In mid-July, the James Webb Space Telescope will deliver "amazing colour photographs" of the cosmos.

NASA, along with its partners the European Space Agency (ESA) and the Canadian Space Agency (CSA), organised a committee to create a prioritised list of objects, which they are now working into telescope.

According to Pontoppidan, Webb's team has already released a series of star field images acquired for calibration purposes, but the new photographs will be of astrophysics targets, which are critical to furthering humanity's understanding of the cosmos.

The universe's expansion has stretched the visible and ultraviolet light generated by the very earliest bright objects, resulting in infrared, which Webb is designed to detect with remarkable clarity, giving it an unprecedented view of the first stars and galaxies that formed 13.5 billion years ago.

Webb is anticipated to cost NASA over $10 billion, making it one of the most expensive scientific platforms ever created, similar to CERN's Large Hadron Collider and Hubble's predecessor.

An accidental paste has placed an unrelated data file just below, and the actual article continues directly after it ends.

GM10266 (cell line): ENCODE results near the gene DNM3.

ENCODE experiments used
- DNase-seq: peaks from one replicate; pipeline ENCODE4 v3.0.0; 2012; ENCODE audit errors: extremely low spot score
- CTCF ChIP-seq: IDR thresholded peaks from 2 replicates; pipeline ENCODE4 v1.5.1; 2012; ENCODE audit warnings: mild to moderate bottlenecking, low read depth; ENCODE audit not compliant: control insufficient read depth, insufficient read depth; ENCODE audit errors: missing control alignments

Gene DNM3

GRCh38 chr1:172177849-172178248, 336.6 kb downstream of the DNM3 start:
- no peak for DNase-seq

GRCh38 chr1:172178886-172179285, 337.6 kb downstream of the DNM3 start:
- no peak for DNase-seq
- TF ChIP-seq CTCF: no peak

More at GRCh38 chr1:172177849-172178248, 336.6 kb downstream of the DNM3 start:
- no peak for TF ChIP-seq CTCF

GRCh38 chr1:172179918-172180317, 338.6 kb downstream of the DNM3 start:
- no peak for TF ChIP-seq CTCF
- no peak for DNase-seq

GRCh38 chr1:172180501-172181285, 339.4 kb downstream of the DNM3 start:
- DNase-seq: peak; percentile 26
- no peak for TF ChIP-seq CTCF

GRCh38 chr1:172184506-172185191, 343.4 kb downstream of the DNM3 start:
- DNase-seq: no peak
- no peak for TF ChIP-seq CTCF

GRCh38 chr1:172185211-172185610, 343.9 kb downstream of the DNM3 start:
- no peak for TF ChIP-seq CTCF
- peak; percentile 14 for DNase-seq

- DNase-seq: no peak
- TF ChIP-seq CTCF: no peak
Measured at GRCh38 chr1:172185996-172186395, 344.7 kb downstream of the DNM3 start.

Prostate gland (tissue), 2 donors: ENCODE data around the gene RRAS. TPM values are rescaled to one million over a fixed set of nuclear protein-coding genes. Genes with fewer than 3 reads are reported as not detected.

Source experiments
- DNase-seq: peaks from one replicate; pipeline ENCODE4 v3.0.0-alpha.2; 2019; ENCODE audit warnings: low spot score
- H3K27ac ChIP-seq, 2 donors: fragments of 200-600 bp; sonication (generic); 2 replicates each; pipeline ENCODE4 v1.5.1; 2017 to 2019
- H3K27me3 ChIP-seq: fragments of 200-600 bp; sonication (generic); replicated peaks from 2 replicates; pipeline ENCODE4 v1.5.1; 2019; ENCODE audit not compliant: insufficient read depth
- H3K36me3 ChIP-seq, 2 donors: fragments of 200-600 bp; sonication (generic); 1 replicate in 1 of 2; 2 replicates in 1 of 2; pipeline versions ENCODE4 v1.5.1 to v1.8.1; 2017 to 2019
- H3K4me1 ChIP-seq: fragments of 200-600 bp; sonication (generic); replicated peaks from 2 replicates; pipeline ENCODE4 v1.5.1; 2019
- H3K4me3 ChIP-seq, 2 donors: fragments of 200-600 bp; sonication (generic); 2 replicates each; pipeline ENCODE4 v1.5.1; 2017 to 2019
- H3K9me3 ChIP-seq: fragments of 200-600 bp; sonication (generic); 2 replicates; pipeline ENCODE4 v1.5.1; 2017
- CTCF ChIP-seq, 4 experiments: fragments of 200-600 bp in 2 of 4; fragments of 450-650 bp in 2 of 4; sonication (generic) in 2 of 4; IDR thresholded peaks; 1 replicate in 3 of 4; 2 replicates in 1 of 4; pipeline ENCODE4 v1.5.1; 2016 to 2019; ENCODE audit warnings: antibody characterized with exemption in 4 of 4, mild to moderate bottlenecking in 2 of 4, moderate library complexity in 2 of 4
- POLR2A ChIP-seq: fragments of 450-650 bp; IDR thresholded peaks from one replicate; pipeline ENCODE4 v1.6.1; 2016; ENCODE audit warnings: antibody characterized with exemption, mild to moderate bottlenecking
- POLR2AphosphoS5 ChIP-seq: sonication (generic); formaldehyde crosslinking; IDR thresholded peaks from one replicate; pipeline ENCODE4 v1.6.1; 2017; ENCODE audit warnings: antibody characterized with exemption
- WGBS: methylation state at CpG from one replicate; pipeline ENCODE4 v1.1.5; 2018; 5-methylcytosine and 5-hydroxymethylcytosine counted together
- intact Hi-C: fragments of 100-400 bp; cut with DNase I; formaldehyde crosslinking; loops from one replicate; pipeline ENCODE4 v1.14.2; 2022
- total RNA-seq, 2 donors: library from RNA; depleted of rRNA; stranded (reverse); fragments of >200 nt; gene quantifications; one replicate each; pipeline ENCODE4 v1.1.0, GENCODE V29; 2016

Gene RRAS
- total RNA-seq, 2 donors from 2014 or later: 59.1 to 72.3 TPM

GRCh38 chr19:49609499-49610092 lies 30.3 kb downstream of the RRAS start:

"We'd really like it to be a surprise," Klaus Pontoppidan, a scientist at the Space Telescope Science Institute in Baltimore, told reporters, explaining that the secrecy stemmed in part from the fact that the first targets had not yet been finalised.

The 18 hexagonal mirror segments of the James Webb Orbit Telescope (JWST), the most powerful observatory ever carried to space, are approximately halfway aligned, according to scientists. According to NASA, the scientists have completed the second and third phases of mirror alignment, out of a total of seven.

The subsequent stages, according to NASA, will entail even more minute changes in order to capture an image of a faraway star as a single, accurate point. Even though the completed stages focus all of a star's light into the Near-Infrared Camera (NIRCam), the mirror segments continue to function as 18 small telescopes rather than a single lens.

The fourth phase of mirror alignment, known as coarse phasing, has already begun for scientists. Engineers will be able to adjust slight height variations between mirror parts using this method.

Last Christmas, James Webb was launched into space from French Guiana. The major goal of the James Webb Space Telescope is to solve the puzzle of the Universe's origin almost 14 billion years ago.